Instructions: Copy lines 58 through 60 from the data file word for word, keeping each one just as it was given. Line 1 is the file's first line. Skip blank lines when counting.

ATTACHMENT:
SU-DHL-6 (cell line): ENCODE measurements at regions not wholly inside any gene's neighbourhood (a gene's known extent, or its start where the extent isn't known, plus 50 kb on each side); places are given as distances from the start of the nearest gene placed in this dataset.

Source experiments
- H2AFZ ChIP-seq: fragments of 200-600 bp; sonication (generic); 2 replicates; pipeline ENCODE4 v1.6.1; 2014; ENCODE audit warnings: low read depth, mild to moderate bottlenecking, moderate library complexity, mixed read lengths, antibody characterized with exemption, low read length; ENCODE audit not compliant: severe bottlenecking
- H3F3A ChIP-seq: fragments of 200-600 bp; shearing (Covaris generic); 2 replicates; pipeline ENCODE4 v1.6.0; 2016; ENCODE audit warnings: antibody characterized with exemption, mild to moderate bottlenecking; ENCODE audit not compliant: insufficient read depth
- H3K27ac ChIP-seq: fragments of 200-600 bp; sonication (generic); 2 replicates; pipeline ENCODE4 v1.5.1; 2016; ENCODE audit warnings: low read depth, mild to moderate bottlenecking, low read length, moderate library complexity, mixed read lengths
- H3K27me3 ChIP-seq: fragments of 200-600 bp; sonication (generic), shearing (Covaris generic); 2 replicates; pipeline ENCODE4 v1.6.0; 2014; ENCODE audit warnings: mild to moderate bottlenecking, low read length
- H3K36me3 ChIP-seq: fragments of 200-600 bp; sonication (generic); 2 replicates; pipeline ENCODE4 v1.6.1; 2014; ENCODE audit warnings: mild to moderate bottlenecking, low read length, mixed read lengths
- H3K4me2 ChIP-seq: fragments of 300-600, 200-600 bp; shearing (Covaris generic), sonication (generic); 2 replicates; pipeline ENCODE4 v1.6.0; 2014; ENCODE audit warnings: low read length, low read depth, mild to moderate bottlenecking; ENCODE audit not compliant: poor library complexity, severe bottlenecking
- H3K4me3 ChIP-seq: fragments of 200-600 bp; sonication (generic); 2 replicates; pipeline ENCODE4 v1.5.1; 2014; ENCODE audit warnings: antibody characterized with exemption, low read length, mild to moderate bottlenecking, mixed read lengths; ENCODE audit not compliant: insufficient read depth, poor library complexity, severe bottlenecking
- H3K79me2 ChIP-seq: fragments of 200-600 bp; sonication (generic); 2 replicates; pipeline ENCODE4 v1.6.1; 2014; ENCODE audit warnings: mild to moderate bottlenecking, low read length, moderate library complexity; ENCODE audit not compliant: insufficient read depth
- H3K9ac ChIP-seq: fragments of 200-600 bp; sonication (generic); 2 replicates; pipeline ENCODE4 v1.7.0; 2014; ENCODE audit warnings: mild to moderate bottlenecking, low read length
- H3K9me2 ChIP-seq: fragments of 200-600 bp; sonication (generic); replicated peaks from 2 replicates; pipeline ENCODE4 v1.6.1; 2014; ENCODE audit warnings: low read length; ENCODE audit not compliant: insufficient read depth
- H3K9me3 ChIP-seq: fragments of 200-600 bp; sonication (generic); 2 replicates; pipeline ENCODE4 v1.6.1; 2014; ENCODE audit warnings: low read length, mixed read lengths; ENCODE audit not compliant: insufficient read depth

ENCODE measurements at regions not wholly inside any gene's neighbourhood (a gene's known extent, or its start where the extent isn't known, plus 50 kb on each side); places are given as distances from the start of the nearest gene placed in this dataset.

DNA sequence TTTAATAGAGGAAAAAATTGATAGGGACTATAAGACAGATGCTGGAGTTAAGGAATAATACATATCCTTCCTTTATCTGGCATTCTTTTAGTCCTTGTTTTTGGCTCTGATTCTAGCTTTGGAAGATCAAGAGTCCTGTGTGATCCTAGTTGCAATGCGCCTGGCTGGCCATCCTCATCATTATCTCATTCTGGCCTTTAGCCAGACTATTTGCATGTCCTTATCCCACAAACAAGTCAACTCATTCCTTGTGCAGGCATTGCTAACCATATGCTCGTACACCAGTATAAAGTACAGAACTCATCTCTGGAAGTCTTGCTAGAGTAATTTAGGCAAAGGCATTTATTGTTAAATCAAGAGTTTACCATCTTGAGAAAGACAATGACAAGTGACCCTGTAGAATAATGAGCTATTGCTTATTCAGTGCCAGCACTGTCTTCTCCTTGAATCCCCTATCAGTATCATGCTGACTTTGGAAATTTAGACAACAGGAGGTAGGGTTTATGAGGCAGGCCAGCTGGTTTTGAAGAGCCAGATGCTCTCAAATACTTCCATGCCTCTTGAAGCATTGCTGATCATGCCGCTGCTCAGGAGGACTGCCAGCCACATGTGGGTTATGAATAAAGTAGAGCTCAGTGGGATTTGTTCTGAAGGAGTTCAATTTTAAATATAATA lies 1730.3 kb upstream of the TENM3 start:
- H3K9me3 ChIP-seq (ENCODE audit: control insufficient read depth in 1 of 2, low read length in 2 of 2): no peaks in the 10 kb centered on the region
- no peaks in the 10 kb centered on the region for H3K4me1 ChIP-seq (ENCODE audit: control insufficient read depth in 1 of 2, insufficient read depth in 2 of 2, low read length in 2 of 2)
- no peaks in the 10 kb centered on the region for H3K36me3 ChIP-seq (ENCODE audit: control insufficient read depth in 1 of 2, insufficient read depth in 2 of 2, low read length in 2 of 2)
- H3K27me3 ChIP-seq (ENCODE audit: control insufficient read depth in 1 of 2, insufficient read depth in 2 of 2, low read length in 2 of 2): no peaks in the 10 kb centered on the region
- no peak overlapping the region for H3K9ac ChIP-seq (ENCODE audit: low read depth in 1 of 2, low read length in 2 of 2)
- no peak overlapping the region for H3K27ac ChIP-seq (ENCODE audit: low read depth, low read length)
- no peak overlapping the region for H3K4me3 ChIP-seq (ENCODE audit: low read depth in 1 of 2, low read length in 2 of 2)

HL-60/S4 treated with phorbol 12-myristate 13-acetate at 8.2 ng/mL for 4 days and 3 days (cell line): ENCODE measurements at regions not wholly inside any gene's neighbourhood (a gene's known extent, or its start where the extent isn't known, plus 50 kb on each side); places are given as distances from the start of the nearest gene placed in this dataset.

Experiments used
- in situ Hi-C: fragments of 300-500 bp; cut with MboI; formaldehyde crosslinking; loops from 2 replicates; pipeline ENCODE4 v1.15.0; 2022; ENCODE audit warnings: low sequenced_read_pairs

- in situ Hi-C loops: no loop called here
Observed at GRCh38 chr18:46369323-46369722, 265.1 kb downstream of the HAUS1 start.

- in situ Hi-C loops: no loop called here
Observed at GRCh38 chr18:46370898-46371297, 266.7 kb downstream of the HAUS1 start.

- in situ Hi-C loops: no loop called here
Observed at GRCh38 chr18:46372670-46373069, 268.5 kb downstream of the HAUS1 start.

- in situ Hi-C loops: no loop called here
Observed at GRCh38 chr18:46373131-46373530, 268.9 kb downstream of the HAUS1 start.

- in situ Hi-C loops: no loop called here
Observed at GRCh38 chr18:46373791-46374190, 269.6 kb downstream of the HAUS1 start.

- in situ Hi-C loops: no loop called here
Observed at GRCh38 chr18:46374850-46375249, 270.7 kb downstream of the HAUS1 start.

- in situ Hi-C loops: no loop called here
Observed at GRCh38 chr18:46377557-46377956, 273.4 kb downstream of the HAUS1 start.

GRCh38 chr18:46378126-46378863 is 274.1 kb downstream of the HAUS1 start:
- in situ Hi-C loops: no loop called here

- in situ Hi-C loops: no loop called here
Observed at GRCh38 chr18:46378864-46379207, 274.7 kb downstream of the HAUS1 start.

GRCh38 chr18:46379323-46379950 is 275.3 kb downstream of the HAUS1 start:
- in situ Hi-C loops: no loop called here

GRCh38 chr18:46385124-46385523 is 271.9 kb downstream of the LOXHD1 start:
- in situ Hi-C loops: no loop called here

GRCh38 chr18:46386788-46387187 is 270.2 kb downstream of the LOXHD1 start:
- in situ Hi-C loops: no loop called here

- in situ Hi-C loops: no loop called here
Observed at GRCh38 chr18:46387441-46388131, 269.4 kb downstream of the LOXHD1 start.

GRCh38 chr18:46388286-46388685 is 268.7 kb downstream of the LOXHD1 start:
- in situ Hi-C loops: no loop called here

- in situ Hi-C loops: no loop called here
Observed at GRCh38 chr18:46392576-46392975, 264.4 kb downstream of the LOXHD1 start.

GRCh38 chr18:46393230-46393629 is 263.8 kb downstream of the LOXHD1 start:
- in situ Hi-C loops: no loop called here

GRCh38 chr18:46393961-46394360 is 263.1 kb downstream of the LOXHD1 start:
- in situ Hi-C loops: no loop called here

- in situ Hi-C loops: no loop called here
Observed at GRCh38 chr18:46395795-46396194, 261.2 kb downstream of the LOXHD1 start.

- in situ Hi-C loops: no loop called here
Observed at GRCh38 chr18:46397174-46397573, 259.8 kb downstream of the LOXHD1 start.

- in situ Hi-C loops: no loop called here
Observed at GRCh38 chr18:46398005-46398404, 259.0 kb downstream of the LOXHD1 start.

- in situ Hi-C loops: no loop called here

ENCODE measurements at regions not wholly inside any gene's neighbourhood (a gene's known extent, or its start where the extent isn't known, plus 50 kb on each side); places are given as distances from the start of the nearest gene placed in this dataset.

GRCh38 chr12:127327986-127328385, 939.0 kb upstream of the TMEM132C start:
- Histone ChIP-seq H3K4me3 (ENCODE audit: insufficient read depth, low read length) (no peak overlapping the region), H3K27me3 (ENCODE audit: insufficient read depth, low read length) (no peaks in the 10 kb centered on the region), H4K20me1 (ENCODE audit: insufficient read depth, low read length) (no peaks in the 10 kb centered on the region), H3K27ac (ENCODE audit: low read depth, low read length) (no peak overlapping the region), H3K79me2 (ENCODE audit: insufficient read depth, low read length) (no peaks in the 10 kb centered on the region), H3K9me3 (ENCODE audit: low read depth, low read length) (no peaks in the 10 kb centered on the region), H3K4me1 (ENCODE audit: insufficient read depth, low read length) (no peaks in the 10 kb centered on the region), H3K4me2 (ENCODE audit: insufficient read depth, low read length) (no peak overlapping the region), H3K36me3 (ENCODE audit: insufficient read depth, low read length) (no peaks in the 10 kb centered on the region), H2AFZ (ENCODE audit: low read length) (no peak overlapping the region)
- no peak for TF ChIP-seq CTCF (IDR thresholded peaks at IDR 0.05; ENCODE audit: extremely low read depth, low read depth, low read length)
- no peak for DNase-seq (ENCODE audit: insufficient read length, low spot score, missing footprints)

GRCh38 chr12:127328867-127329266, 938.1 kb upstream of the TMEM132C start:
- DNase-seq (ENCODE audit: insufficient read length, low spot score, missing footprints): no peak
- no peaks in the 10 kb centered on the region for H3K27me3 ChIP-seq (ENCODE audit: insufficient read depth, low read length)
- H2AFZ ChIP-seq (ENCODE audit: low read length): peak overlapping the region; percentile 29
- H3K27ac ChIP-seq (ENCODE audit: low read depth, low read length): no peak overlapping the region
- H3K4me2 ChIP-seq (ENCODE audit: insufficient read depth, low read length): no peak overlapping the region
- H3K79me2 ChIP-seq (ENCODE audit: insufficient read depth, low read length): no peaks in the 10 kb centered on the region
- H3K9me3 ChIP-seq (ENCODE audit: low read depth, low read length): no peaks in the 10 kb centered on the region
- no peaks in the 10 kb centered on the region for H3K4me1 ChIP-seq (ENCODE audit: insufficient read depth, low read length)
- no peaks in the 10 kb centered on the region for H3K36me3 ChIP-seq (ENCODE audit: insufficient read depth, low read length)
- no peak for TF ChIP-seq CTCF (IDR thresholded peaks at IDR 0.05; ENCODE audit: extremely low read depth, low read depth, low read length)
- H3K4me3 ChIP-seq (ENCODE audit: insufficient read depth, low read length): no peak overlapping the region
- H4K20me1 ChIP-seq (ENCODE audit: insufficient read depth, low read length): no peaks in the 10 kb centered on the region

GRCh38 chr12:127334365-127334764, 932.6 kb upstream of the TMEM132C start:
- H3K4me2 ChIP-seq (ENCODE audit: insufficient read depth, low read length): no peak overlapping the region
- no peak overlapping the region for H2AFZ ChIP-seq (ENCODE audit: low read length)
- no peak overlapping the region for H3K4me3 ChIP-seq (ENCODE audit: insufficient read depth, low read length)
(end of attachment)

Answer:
GRCh38 chr18:46393961-46394360 is 263.1 kb downstream of the LOXHD1 start:
- in situ Hi-C loops: no loop called here

- in situ Hi-C loops: no loop called here